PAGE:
Moroz, who could build you a house if you asked, finds that she still gets the surprised, “good for you” response when she tells people what she does. She recalls an early experience that made a lasting impression. When she returned to Ottawa and first got in to the business, she spent over two years working with a man called David Gladwin in Ottawa, learning the ropes. She worked on bathrooms, kitchens and basements and honed her skills.

“One day he took me along to Home Depot on a materials run,” she recalls, “and when we got there he introduced me to the people in the store as ‘the new guy’. They thought this was cute and novel, but David was surprised. It had never occurred to him that I was female.”

Both Madott and Moroz find that being a woman in a man’s world has some big advantages. A lot of it comes down to trust. “A positive assumption that people make about women actually gives us an advantage in some situations,” Madott says. “There are many examples of women I’ve done work for who were comfortable just leaving me alone in the house to work on my own.”
Moroz finds that she gets passed from one female client to the next by word of mouth. “I think they find it easier to communicate with me and they know I respect their home in a way that most men don’t. It’s those little extras that make them feel that I love what I do and that builds some really rewarding relationships,” she says.

Logan has found that her gender brings respect in her workplace. “For years I used to visit a site supervisor and he would be yelling at all the men, but he’s never raised his voice at me, so in that way being female has definitely helped.”
For all these women, job satisfaction is extremely high on their list of reasons to go to work. Discrimination, dirt and the gritty side of construction don’t feature. “I love it,” says Logan. “I guess I’m one of the few people who loves to get up in the morning and go out to work.”

© Copyright (c) The Ottawa Citizen, July 20, 2012

About Us

LMD is a custom residential construction and renovation company based in the metropolitan Ottawa-Gatineau region.

This mandate encompasses:

  • Promoting responsibly harvested, recycled, reclaimed, and non-toxic material choices.
  • Practicing healthy and environmentally conscious work methods.
  • Providing affordable materials and technologies to make green living accessible and affordable to the general public.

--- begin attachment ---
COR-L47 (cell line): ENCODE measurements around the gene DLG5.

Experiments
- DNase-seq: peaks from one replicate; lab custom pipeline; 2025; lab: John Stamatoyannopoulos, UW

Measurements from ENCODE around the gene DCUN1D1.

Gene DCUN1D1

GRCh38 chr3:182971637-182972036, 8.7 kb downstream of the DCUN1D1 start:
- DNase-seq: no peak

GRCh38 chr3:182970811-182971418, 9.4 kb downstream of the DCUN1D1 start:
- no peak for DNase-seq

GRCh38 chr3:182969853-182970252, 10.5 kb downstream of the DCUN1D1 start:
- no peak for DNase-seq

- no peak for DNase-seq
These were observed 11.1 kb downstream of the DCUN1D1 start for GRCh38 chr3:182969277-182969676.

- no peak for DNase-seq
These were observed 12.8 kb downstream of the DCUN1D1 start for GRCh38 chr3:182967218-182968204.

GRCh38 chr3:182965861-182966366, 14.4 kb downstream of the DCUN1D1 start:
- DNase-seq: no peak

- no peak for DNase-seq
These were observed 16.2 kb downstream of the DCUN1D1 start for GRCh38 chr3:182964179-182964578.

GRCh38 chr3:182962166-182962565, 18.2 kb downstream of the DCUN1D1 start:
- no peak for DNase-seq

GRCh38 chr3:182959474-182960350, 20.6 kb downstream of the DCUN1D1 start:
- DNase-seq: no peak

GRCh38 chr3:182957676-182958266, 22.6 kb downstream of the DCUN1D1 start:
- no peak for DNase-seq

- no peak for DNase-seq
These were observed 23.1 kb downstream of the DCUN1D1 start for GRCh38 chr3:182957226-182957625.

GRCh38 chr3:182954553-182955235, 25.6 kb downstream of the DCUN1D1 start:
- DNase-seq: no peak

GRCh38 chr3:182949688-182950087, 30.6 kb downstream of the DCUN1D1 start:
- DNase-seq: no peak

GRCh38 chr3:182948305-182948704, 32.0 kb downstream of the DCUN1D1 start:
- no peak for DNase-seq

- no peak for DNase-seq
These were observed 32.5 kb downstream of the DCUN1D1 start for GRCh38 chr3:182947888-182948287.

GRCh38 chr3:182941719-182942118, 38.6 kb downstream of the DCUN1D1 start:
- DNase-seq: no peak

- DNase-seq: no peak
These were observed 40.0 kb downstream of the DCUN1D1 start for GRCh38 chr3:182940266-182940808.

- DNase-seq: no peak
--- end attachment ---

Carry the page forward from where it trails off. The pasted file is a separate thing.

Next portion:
• Constantly seeking new and improved options to enhance our ability to achieve the above four goals.

Guiding principles:

  • Zero Home Goal: striving towards net-zero energy consumption
  • Design excellence with a clean conscience
  • Affordable energy efficiency
  • Sustainable building to better our clients, our city, and our nation
  • Greener, healthier and more innovative Ottawa homes

What do I do?

PS: I Love You

Time Capsule

Cottage Renovation


It’s worth it for flawless and no hassle and on time, one time work.

Eleanor N.

Lorna is an excellent contractor to have anything done, John says “Lorna isn’t the cheapest contractor, but you never have to worry that the work won’t be done properly”. We have had Lorna do a variety of jobs for us including adding insulation in the attic, gutting & remodelling our ensuite, reroofing the house, installing fireproof drywall around the furnace & installing a new light pole in the front yard. She is very professional, always cleans up every day and is pleasant to talk to as well! We highly recommend Lorna.

John & Gail

I would certainly consult with Lorna prior to doing any further home reno projects. She is knowledgeable, reliable and thorough and her details-oriented advice and approach goes a long way to realizing a successful home renovation and satisfying even the most discerning clients.

Anthony S.

We appreciate your excellent work for us!!

Brian G.

I cannot say enough… from electrical to plumbing, hardwood to heated ceramic tiles, insulation to painting, and also designing… always AWESOME craftwomanship!!

Betty Ann

Lorna has twice worked in our house: she remodelled our shower with a tile and glass enclosure, and returned to custom tile our ornate fireplace. We are very happy with her work and enjoyed having her in our home.

Mike and Betty


Lorna Moroz
912 – 265 Poulin Avenue
Ottawa, Ontario K2B 7Y8